It’s hard not to feel as if the world’s on the brink of collapse these days. Five minutes of the evening news is enough to warrant Zantac. It doesn’t help that I write on policy (among other things), and so I am often online digesting politics with my morning cereal.
Guess what? Politics doesn’t naturally lead to gratitude. Who knew.
Right now, people seem inscrutable, rhetoric is flammable, the world looks combustible. But these kids of mine, they put everything in perspective.
My darling kids, the ones with developing body odor and dirty rooms and expertise in sibling attack strategies a la Crouching Tiger Hidden Dragon. They are a respite from everything upside down, and is the case with kids, they’re often unaware of their own wisdom (except for Grace, who thinks she knows everything). So it pays to listen close.
Every Friday, Jesse is given a worksheet asking the same questions: “What was your ‘high’ of the week, and what was your ‘low’ of the week?” A simple little exercise in reason and writing. But as invasive as it sometimes seems (because, what if he says “my low is that mommy yelled at me” or worse, “I’ve made the unfortunate discovery that she doesn’t actually know what she’s doing”), I have come to love this slip of paper in his folder. It means someone has made him stop and take stock of his life.
Jesse’s teacher hands him the worksheet. But it is God that asks the questions. “Here, Jesse. Here’s your spot in the universe. What do you think?”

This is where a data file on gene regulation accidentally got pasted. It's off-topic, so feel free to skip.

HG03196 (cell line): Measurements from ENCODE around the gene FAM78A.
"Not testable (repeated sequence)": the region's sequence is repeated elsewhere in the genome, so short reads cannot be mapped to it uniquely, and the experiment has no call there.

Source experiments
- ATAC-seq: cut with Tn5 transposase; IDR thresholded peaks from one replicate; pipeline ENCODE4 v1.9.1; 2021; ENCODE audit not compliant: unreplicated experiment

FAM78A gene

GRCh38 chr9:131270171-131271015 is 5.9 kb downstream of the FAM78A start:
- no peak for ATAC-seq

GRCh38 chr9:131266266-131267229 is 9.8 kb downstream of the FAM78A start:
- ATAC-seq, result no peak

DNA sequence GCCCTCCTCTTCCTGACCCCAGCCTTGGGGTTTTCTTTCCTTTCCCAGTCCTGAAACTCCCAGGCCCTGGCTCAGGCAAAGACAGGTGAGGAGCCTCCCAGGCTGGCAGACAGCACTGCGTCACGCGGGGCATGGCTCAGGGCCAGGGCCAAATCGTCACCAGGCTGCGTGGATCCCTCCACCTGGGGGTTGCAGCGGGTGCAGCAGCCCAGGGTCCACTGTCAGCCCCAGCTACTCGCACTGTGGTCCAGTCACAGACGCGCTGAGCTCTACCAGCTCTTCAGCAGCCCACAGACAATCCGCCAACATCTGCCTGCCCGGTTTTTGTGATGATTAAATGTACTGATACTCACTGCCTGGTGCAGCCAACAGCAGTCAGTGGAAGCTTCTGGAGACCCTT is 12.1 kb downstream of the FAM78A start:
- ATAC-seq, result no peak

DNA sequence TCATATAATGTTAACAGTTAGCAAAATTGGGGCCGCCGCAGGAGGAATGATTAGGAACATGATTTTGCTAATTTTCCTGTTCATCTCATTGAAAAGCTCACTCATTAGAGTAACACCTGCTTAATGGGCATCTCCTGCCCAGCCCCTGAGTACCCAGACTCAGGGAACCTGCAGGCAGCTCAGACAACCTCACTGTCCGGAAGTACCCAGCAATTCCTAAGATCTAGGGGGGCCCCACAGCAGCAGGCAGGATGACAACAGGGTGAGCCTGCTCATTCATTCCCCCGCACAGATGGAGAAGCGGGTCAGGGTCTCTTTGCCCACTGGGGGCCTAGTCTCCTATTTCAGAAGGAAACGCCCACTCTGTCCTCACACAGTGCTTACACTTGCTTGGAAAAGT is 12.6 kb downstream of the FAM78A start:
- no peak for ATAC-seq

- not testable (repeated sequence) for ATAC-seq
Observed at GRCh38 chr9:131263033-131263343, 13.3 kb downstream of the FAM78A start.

A pause is sometimes all it takes for gratitude to sprout, and to discover that everything’s not wrong—but right.
Maybe, because I am a bit of a pessimist, or at any given moment on the verge of a full-on freak out, I’m sure I could list a bunch of lows. Jesse however, because he understands good things right away without the complication of grown-up questions like “why” or “how,” always has more highs than lows. A lot more.
Take this week’s worksheet:
“My ‘high’ of the week: We have jim [gym], I am going to Lockis [Lucas’] pardee [party], we have a football gam [game], my other friend is coming over, we get to plays [play].”
(Side note: have you actually opened your spelling notebook this year, Jesse?)
“My ‘low’ of the week: I wock op [woke up] at 6:30” He can’t spell “woke,” but knows how to notate time. But also, mornings right? I FEEL you, kid.
Once, when Noah was a toddler and speech was rare, we stood together on a cold Saturday looking out the window. From out of the gray appeared a flash of red – a cardinal who lighted on the branch in front of us. Noah’s body vibrated with excitement.
“BURD!” he hollered. “BURD! BURD!”
The rest of the world didn’t cloud his view of things. He had no concept of hardship or discord or political fault lines. Just wonder. Just gratitude. Just a bird on the wing that made him jump with excitement at the thrill of seeing something wonderful.
When life seems overrun with burdens – even the burdens of caring for a child with special needs—try asking one of yours what their “highs” and “lows” are. Chances are, once you turn off the news, you’ll find the kids—and everything else—are alright.
“God’s in His heaven—
All’s right with the world!”
- Robert Browning